Who dreamt up the idea that licensees must own their improvements?

bonkersIt’s bonkers.

According to the European Commission’s Competition Directorate (DG COMP), which sets competition (antitrust) policy for the European Union (EU), so-called grant-back clauses are potentially anti-competitive (and therefore illegal) in IP licence agreements.

What is a grant-back clause?

What is a grant-back clause? It is a clause in a licence agreement that states that, if the licensee makes any improvements to the licensed technology, the licensee is required to license or assign the intellectual property in those improvements to the licensor.

In many of the licence agreements that IP Draughts encounters, a grant-back clause would be considered normal and uncontroversial by both licensor and licensee. Consider the example of a made in chinatechnology in the consumer electronics field. The licensor is a small start-up business that has lovingly developed this technology over several years, from its origin as the bright idea of an electronics student to the point of bringing to market a commercial product. It doesn’t have the resources or experience to make and sell the product on a large scale, and it appoints an exclusive licensee for the EU territory who has experience of selling consumer electronics, and who will manufacture and sell the product. Or, to be accurate, the licensee will arrange manufacture by a sub-contractor in China.

In a recent transaction between EU-based parties, in which IP Draughts was involved, the parties discussed whether the product might need to be modified by the licensee so as to make it better from a technical or marketing perspective. During this conversation, the licensee commented, without prompting, that “of course” the licensor would own these modifications and would be free to use them after the agreement came to an end. This ownership position would be achieved by including a grant-back clause in the licence agreement.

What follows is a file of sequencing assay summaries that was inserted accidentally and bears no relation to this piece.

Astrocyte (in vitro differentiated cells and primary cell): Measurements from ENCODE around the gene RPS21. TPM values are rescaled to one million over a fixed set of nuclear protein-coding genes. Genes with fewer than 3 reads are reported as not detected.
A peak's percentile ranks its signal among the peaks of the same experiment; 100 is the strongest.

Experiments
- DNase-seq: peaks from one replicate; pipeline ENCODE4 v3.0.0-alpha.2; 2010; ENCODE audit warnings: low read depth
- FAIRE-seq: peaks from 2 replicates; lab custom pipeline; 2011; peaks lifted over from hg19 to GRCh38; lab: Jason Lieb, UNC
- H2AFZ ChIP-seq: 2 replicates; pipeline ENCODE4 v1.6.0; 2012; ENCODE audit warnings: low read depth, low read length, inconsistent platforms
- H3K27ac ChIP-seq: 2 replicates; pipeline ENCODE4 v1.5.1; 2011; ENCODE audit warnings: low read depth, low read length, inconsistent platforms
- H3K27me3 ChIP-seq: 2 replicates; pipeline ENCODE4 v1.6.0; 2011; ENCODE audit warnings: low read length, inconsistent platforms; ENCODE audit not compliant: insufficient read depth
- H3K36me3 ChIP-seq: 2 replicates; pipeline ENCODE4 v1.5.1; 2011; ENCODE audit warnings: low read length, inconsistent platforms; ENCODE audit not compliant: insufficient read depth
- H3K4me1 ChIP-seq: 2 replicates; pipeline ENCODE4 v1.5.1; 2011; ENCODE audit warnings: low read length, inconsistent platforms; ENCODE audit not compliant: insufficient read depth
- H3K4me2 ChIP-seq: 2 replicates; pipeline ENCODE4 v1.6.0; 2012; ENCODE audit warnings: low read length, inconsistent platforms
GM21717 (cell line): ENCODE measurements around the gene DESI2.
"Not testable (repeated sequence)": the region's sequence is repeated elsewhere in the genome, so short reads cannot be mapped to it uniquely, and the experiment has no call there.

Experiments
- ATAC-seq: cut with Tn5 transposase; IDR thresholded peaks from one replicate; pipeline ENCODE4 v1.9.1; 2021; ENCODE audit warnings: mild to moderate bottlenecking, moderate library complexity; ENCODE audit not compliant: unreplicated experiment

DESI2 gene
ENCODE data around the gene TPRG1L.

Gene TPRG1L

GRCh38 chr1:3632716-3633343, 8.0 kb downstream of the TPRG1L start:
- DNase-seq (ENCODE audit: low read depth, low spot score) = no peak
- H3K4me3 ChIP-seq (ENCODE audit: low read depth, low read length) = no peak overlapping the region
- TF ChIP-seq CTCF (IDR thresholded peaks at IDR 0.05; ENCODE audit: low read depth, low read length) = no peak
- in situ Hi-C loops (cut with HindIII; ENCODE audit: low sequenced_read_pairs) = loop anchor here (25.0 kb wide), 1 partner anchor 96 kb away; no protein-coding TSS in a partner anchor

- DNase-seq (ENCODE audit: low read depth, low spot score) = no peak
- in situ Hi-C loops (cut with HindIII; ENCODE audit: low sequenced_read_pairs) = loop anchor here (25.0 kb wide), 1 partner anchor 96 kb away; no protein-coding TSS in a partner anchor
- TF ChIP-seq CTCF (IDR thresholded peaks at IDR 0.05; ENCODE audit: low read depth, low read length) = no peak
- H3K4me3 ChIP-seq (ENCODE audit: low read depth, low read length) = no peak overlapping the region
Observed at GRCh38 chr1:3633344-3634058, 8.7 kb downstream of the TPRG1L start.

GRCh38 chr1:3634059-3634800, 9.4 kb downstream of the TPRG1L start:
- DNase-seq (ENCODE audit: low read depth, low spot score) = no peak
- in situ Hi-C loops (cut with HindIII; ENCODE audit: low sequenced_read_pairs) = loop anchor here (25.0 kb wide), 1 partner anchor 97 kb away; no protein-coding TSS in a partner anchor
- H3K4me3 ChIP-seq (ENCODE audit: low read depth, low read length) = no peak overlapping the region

no brainerSimple, you might think. If the licensee is willing to accept a grant-back clause, how could it possibly be anti-competitive?

Perhaps it wouldn’t, but it would be a brave lawyer who would advise that there was no risk of a breach of Article 101 of the Treaty on the Functioning of the European Union. Let’s consider why this might be.

DG COMP’s view of grant-back clauses

Stating the EU legal position on grant-back clauses accurately requires a host of qualifications, which are tedious but necessary. In the opinion of DG COMP, certain kinds of grant-back clauses, namely assignments-back and exclusive licences-back of licensee improvements, but not non-exclusive licences-back, are potentially anti-competitive. And this only applies if the agreement is sufficiently significant to affect trade between member states of the EU and is therefore subject to Article 101 of the TFEU.

So, you can drive a coach and horses through the qualifications, and the issue goes away, particularly if the licensee is willing to accept the grant-back clause? Not really. Let’s consider the issues in turn.

  1. Does the agreement affect trade between member states, so that it is subject to the Article 101 regime? The case law does not suggest that an exclusive licence agreement covering multiple territories in the EU would fall outside the EU antitrust regime.
  2. Does DG COMP’s opinion matter; surely what counts is whether there is a law prohibiting grant-back clauses? Unfortunately, Article 101 is expressed in rather general terms, and it is necessary to look at case law and practice to understand which clauses – other than the obvious no-nos such as price fixing clauses – would fall foul of Article 101. A significant part of that exercise is looking at what DG COMP considers to be in breach of Article 101.
  3. Surely if the parties have specifically agreed to a term, it can’t be anti-competitive? Unfortunately, this argument is flawed. By definition, parties who have entered into an anti-competitive agreement have agreed the offending terms. There is no principle, as far as IP Draughts is aware, in the jurisprudence, that says that if a licensee volunteers the suggestion of anti-competitive term, that makes it alright.

ice breakerIt is open to parties to undertake their own economic and legal analysis of the market, their position within the market, the effect of the term, etc, and conclude that a term is not anti-competitive. However, this may not cut any ice with the court or DG COMP, if the matter comes to be investigated or litigated. There are so many judgment calls in competition theory – what is the relevant market, how open is the market, etc, etc – that it is difficult to predict how another economist or lawyer would view the matter.